Before The Storm

Someone was approaching up the road. Alcott could make out a small dust cloud rising in still air of the morning. He picked up his hoe and started walking back to the farm house.

“Rider’s coming,” he called as he neared the building.

Amrean appeared at the door of the stone cottage, wisps of thatch coloured hair hanging from the lose braid. “Who is it?” She glanced towards the road searching for confirmation.

Alcott placed the hoe against the house and turned to stand next to his wife. “He was coming along the East road at a fair pace.”

As if in answer to the farmer’s comments the rider came into sight. He slowed as he reached the turning off the main road, and then swung his mount and headed towards them. The couple waited in silence. When the man finally came to a halt a way in front of them Alcott stepped forward.

“Hey, there,” the farmer raised his voice as he spoke to the rider. “You look as though the High King is chasing you.”

The man dropped down from his saddle and wiped away the sweat from his brow. He was covered in dust; black leather boots turned light brown by the covering. Blue eyes flicked from Alcott to Amrean and back again.

“You could say it was the Lord who was chasing me, if he still lived.” He paused to clear his throat. “I have travelled through five villages since dawn with grave news from the capital. Northern hordes have invaded and the royal family are dead.”

Amrean let out a gasp, and Alcott took a step away from the newcomer.

“How can this be?” the farmer finally managed to ask. “We had heard of the war last year, but nothing more.”

The rider rubbed the seat of his trousers and rested one hand on his saddle. “It is said that the war went bad with the onset of winter. I come from Pava. Four days ago we had news that the capital was burning. Two days later a large force of Northerners arrived. We feared for our lives, some fled into the hills, but they did not lay waste to the town. Their captain carried a letter. He spoke to our mayor who announced that the war had been lost.”

“Will these barbaric North men be at our gate soon?” Alcott asked. “Do they follow in your wake?”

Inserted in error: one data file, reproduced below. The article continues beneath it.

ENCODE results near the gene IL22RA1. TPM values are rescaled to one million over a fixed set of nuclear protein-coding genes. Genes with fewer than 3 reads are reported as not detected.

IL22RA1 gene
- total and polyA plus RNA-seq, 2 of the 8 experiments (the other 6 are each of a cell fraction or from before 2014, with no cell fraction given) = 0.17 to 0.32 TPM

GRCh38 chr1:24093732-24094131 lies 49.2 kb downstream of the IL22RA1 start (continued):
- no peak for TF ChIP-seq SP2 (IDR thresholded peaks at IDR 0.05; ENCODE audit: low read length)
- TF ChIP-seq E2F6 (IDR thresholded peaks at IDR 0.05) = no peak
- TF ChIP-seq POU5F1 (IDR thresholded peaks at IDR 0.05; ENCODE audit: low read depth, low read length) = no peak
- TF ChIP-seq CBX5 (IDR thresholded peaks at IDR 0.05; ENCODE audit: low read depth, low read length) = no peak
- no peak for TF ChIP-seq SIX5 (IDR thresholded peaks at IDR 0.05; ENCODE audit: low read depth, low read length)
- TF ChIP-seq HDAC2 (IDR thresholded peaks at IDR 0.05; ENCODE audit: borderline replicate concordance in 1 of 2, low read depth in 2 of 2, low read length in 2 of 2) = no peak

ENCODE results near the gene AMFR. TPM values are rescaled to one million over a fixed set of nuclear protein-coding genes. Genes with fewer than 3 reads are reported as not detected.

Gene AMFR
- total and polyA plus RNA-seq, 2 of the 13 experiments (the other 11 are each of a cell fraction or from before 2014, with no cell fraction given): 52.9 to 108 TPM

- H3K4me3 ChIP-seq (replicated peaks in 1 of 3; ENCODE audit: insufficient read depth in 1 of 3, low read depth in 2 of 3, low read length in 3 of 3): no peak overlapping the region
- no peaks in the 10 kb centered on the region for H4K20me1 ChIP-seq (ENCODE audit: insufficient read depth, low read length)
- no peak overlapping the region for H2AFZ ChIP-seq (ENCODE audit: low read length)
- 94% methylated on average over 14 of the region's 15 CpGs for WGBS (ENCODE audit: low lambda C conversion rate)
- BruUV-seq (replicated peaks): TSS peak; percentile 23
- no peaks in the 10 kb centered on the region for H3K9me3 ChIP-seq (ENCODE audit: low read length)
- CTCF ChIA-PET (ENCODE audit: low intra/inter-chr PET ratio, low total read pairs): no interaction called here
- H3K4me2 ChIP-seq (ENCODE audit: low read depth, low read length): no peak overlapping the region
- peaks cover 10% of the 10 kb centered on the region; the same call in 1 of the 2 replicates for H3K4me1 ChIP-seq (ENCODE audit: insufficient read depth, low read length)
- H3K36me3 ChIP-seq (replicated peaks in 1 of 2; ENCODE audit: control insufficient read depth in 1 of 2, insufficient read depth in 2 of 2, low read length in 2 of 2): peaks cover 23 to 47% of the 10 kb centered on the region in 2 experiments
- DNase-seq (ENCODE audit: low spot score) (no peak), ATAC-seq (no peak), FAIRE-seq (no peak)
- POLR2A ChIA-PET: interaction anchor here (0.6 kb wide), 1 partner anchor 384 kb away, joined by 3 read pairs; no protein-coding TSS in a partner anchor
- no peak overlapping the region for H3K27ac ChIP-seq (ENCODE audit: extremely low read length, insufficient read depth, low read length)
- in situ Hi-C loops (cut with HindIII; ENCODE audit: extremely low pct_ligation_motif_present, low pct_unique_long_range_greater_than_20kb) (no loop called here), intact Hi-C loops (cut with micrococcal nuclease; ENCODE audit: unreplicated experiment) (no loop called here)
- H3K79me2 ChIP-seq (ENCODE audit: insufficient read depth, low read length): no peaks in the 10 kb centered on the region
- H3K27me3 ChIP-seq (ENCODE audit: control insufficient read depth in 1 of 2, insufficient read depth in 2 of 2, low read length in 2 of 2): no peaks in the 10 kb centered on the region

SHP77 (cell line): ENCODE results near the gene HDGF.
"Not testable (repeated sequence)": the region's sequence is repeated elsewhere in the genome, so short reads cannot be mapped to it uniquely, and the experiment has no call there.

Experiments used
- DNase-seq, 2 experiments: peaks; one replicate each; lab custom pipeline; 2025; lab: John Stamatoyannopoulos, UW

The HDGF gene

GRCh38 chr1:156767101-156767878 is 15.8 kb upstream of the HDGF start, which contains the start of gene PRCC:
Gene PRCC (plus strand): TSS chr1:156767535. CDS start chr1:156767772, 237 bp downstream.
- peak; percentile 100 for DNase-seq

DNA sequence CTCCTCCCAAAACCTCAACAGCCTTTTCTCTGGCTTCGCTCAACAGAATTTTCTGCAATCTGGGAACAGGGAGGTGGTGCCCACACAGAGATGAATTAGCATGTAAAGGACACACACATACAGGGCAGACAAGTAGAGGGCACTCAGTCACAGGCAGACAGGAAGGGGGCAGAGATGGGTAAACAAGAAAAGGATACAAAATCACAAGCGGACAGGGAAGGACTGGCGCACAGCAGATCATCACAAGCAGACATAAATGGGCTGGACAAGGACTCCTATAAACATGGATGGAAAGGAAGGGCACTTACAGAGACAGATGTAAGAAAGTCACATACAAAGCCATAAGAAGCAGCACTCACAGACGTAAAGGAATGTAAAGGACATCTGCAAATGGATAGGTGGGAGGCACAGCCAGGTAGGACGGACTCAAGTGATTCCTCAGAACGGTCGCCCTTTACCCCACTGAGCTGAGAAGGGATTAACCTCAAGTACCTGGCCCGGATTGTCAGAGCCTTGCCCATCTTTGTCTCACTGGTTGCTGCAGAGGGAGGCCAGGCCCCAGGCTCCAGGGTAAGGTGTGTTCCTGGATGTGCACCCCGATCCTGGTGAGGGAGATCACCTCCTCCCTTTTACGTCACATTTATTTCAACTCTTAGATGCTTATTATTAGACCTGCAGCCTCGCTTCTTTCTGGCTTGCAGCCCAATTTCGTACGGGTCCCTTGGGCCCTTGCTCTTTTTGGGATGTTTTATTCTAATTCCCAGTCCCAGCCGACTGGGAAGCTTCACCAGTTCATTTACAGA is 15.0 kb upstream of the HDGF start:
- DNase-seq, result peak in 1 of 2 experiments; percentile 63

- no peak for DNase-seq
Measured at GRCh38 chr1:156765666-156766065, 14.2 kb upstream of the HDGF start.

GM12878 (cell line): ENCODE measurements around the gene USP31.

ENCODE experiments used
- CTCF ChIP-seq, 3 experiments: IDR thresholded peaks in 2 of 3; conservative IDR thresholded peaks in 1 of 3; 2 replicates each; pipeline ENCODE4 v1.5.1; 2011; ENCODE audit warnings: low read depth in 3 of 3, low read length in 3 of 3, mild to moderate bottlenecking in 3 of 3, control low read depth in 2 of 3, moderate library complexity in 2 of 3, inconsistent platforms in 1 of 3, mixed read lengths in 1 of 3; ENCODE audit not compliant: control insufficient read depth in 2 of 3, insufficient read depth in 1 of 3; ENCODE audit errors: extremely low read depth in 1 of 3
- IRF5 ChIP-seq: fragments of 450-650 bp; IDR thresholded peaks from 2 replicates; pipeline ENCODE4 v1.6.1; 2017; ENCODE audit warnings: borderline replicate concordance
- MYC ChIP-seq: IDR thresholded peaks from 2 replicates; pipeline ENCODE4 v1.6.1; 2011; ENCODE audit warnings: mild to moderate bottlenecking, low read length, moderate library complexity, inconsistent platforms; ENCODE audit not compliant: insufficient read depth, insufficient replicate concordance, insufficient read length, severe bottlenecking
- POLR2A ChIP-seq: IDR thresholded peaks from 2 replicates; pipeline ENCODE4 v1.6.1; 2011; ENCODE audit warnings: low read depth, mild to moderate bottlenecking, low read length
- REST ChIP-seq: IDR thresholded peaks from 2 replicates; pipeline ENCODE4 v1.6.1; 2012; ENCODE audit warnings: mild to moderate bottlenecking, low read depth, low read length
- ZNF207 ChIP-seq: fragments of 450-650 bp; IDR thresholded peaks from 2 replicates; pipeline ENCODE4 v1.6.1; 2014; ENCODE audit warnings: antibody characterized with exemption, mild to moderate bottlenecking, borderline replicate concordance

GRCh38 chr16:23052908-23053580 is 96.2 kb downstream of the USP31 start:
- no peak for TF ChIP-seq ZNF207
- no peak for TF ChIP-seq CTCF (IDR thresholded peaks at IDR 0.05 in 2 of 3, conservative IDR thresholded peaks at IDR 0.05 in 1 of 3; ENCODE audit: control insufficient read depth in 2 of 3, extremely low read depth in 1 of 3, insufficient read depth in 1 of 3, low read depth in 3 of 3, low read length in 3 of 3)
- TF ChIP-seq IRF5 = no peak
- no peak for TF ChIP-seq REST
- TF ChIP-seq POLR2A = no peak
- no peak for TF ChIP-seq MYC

“No,” the man replied. “They said will leave the local Barons in control.”

Alcott gave a grimace. “That is good, at least.”

The rider glanced down at his boots. “I do have other news that none have been pleased to hear.” He let his gaze pass over the couple, but he would not meet there stares. “The invaders have ruled that all the coin of the crown is now worthless. Only their own will be legal.”

A shocked silence hung in the air.

Finally Alcott asked, “You are saying that the money we have is worthless?”

“They have made this law. Taxes will be accepted in nothing else. When the Baron’s men coming knocking this new coin is what you will have to give them.”

Alcott turned to his wife. Her face echoed the fear that was inching through him. All these years they had worked hard to save whatever they could. They had no children and so the money had become the thing they cared for the most. To start again now could be the ruin of them.

The anger that had been rising up in Alcott stilled as an idea came to him. He forced his expression to lighten before facing the stranger.

“You must feel the burden of such grave news, my friend. Let us get you a drink to help you on the hard dry road.”

Without waiting for a response he turned again, caught his wife by the arm and walked with her into their small home. The rider was left to hobble his horse and follow.

Alcott gave Amrean a stare that stilled any questions and gestured to one of the two chairs at their little table. From a bottle he filled two tankards with ale. As the rider entered Alcott slid one onto the table in front of the other chair.

“Quench your thirst,” he said as he took a long swallow from his own mug.

The other man pulled out the rough wooden chair and sat down. For a moment the room was quiet and then Amrean gave in.

“We still have all the coins we have been saving.” She looked between the stranger and her husband. There was desperation in her voice. “We must get to Riseborn as soon as possible and spend it all.”

The rider looked over the rim of his tankard; there was pity in his eyes. “I am sorry to say that it will make no difference. Once people know of the change your money will be worthless. It has been the same in all the villages I have visited.”

Alcott paced around the small room stopping at the fire behind the rider.

Amrean appealed to her husband with anxious eyes. “It can’t be. We’ve worked so hard for it. How can it be worth nothing? They can’t do that to us.”

The rider did not meet her gaze. “They can and they will and the people will follow, for who wants to stand in the way of their swords.”

Alcott bent to the hearth. One callused hand grasped a log from the fire basket. His knuckles turned white as he gripped it hefting it over his head. A crack echoed around the room and the rider slumped forward.

Before his wife could say anything Alcott reached under the rider’s arms and lifted him from the chair. “I’ll go to Waybridge, you head for Riseborn. I reckon we’ll have another two days before the news reaches either. We can buy what we want in that time.”


13 December 2009
North Korea redenominated its currency. Citizens were told they could only change a, small, amount of the cash they held into the new notes. Independent markets across the country have closed because traders could not accept the old currency and citizens had very little of the new available to spend.

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